# Math 110. Calculus I

Fall 2022

• Instructor:         Enrique Treviño

• Lectures:           TR 9:30am-10:50am BR 124, W 10:00am-10:50am BR 121

• Office Hours:    MWF from 8am to 9am, MF from 10-11am, TR from 8:30 to 9:30am, and by appointment.

• Office:               Brown Hall 123

• Email:

• Phone Ext.:        #6187

Announcements

No class on Thursday October 6.

Homework.

Course Description

The calculus of functions of one variable. Limits, continuity, differentiation, and applications; a brief introduction to integration. Prerequisite: 3.5 years of high school mathematics (to include trigonometry) or Mathematics 105. (Under the Forester Fundamental Curriculum, this course meets the Quantitative Reasoning requirement. Under the old GEC, this course meets the Natural Science & Mathematics requirement.)

Textbook

Calculus Volume 1 by Strang, Herman, et. al., Open Stax.

The book is free online. You can find it here.

Topics to be covered

The following is a tentative list of topics that will be covered:

Chapter 1
1.1 Review of functions (domain, range, symmetry)
1.2 Basic classes of functions
1.3 Trigonometric functions
1.4 Inverse Functions
1.5 Exponential and logarithmic functions

Chapter 2
2.1 A preview of Calculus
2.2 The limit of a function
2.3 The limit laws
2.4 Continuity
4.6 Limits at infinity and asymptotes

Chapter 3
3.1 Defining the Derivative
3.2 The derivative as a function
3.3 Differentiation rules
3.4 Derivatives as rates of change
3.5 Newton's Method.
3.6 The Chain Rule
3.7 Derivatives of inverse functions
3.8 Implicit Differentiation
3.9 Derivatives of exponential and logarithmic functions

Chapter 4
4.1 Related Rates 4.2 Linear approximations and differentials 4.3 Maxima and minima
4.4 Mean value theorem
4.3 Inflection points and concavity
4.7 Optimization problems
4.9 Newton's Method.
4.10 Antiderivatives

Chapter 5
5.1 Approximating Areas
5.2 The Definite integral
5.3 The Fundamental theorem of calculus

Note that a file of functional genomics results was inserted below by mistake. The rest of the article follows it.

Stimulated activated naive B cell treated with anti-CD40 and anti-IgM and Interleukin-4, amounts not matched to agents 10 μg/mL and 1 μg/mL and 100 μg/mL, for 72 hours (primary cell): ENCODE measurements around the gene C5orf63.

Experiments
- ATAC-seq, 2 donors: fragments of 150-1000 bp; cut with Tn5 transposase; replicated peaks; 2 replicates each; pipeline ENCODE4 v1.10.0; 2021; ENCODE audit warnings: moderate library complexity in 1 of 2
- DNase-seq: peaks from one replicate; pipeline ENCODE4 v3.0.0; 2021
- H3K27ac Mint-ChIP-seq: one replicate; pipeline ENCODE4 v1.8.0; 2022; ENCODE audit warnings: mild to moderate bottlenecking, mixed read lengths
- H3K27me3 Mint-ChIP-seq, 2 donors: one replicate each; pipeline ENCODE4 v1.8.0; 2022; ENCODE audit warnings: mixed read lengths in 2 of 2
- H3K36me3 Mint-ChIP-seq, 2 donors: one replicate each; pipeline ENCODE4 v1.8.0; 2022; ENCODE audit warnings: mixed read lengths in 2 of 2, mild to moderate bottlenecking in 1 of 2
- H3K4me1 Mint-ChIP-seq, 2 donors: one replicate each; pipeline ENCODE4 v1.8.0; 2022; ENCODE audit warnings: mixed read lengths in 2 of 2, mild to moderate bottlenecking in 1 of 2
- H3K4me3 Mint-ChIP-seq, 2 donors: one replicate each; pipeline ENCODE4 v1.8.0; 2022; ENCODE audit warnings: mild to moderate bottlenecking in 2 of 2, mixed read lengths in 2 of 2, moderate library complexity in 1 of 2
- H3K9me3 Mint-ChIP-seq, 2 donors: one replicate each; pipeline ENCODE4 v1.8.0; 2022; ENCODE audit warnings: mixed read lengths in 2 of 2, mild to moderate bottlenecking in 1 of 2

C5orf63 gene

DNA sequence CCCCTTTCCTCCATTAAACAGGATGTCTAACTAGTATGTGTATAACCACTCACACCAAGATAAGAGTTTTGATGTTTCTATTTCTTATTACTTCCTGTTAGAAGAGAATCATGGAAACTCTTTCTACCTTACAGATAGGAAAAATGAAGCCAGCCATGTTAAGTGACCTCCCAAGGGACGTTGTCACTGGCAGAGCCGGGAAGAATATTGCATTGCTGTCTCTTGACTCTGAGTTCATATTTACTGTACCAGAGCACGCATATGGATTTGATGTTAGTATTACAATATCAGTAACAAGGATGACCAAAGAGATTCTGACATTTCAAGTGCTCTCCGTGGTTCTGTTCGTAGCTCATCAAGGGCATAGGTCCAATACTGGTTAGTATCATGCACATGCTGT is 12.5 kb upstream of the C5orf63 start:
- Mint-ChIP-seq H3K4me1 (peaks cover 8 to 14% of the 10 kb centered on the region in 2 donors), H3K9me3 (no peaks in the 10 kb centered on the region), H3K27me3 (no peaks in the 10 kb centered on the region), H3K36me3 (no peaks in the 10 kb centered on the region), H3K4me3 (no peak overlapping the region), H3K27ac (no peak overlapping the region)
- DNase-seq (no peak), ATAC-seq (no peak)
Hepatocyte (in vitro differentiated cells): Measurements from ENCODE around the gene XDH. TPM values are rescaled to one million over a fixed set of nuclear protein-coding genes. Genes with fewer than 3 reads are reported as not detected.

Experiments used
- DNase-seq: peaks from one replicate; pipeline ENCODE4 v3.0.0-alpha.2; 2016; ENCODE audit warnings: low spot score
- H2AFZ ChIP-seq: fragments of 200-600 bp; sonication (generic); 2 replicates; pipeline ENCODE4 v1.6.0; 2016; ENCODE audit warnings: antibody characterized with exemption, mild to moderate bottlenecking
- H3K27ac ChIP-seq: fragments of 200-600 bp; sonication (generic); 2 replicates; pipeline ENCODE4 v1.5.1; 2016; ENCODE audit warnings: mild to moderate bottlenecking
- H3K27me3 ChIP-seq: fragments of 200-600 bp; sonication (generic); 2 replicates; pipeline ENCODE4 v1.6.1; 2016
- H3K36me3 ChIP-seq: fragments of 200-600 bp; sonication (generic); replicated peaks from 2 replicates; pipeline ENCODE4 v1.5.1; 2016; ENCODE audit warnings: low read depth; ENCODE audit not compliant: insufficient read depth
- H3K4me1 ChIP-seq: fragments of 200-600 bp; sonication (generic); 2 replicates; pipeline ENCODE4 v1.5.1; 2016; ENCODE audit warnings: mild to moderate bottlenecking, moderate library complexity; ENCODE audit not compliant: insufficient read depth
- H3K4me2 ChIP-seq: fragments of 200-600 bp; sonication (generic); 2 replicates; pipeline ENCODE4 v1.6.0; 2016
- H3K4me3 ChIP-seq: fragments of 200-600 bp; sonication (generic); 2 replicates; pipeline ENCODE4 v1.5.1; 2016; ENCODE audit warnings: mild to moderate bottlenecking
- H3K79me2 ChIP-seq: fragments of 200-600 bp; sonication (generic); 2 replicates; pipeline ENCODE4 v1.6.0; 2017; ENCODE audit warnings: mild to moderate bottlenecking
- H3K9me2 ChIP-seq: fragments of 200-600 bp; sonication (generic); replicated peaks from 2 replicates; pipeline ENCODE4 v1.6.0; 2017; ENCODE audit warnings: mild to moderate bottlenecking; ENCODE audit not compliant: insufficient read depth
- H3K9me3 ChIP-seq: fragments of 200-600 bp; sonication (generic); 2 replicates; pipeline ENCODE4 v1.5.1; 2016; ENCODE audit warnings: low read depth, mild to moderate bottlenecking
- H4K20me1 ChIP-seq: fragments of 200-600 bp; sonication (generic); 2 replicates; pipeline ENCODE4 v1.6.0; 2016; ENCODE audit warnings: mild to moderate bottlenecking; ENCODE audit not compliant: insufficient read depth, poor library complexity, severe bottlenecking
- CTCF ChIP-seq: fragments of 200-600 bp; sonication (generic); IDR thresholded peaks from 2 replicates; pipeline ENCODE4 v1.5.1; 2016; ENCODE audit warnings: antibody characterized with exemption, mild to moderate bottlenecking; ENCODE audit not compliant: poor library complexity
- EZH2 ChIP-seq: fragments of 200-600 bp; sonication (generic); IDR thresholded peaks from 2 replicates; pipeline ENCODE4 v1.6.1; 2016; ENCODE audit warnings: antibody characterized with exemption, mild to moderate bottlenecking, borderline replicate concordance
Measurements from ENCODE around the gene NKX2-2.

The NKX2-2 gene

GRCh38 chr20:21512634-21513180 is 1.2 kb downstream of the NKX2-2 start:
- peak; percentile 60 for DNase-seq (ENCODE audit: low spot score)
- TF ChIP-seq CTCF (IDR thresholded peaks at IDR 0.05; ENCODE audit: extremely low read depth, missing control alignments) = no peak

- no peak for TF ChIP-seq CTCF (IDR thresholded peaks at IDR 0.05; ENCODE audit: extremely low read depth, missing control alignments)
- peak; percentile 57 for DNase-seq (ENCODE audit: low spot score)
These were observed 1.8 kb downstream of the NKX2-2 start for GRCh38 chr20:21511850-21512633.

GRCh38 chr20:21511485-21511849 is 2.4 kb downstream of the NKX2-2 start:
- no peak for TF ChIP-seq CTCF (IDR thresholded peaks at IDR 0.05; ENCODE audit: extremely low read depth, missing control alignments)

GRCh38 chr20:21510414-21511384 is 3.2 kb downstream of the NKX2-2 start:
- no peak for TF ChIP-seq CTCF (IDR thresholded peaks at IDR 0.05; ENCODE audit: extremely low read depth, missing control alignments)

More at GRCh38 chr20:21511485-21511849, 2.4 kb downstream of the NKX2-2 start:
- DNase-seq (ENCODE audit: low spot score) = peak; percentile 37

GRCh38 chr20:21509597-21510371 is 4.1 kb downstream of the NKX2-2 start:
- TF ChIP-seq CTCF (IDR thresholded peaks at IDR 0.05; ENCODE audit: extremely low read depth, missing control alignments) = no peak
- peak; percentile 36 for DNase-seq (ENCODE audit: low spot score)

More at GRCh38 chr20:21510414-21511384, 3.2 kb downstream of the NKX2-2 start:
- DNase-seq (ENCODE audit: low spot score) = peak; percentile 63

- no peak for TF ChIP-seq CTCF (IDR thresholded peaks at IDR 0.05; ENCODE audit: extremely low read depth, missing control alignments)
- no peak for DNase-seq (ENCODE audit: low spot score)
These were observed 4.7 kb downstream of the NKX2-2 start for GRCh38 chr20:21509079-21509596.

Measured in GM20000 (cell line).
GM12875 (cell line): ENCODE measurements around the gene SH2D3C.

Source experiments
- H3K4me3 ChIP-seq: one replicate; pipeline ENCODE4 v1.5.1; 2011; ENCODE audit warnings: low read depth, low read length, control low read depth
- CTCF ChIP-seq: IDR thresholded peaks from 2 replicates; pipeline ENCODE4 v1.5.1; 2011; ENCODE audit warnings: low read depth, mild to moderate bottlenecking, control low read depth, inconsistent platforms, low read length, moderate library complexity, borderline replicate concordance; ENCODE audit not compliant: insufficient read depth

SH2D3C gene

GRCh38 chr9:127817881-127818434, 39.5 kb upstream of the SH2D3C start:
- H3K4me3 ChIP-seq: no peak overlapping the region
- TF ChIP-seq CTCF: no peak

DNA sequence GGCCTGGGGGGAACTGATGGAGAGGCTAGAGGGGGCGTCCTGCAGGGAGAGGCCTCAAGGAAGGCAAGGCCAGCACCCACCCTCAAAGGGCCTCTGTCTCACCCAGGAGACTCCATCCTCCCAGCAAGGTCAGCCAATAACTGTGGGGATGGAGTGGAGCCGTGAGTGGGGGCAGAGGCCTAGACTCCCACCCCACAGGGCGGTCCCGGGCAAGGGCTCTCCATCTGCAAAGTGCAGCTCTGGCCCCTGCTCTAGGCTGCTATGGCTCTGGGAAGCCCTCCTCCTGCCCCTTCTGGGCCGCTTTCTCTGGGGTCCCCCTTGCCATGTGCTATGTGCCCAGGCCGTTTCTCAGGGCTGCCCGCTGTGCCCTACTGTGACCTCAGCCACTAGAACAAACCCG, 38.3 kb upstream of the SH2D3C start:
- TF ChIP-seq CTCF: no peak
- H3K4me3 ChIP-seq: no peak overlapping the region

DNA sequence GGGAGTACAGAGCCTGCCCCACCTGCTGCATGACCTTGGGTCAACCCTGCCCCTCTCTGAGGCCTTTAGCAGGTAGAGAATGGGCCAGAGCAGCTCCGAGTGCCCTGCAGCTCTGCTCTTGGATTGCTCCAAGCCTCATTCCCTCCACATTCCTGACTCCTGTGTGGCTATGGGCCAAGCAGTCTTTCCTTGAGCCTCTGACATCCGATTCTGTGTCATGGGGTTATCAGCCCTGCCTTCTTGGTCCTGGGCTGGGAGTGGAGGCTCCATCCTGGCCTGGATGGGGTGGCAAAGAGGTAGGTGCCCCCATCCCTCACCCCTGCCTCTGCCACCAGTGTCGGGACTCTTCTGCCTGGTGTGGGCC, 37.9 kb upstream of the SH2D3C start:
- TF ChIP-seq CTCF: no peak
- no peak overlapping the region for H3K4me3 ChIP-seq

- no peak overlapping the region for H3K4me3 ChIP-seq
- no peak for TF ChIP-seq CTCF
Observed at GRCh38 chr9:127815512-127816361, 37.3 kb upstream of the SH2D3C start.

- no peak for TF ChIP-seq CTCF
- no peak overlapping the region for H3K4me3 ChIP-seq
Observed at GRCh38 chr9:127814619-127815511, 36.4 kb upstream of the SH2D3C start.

5.5 Substitution

Student Learning Outcomes

Some main learning outcomes include:
• Learn what limits are and be able to compute them in different settings.
• Learn what derivatives are and be able to compute them in different settings.
• Be able to apply the understanding of derivatives to solve optimization problems.
• Understand what the Fundamental Theorem of Calculus is and why it is important.
In general, the goal is for the student to be able to learn Calculus in a way that it allows the student to apply it in science courses or higher level Mathematics courses.

The course grade will be based on:
Homework   10%
Midterm 1   20%,
Midterm 2   20%,
Midterm 3   20%
Final Exam   30%.

Homework

There will be written homework daily. The homework will be turned in and will reinforce the matertial learned in class. Collaboration in the homework is permitted, however you must write your own solutions in your own words (or symbols). You should submit your homework in class. You must also support your answers with the intermediate steps you took to reach the answer.
You can find the homework assignments for this class below:
Homework.

Exams

On the midterms and the final exam you must work on the problems on your own. No collaboration permitted in the exams.
The following dates are tentative:

The first midterm will be on Thursday September 22.

The second midterm will be on Thursday October 20.

The third midterm will be on Thursday November 17.

The final exam will be a cumulative three hour exam. It will be on Monday December 12 from 8:30am to 11:30am.

Attendance

Students are expected to come to every lecture and every exam. If the dates of the exams conflict with Lake Forest approved events, inform me as soon as possible.

Resources

• An important resource is the Quantitative Resource Center (QRC). You can find more information here.
• You can come to my office to ask questions.
If you want to ensure I'll be in my office, you can email me to set up an appointment to meet with me at a convenient time.
• For all these topics there are also videos on YouTube explaining the topics. I highly recommend using the videos from the Khan academy.
• Another useful online resource is Math tutor.
• There is a tutor for this class provided by the Math department. The tutor is Kristina Kelu Mutuku and she's available on Tuesdays from 4pm to 6pm in room BR 316 and on Thursdays from 4pm to 6pm in room BR 216.

Description of instructional time and expectations:

This course meets 3 times per week for 4 hours per week. The course carries 1.0 course credit (equivalent to four semester credit hours). Students are expected to devote a minimum of 12 hours of total work per week (in-class time plus out-of-class work) to this course.

Accommodations Statement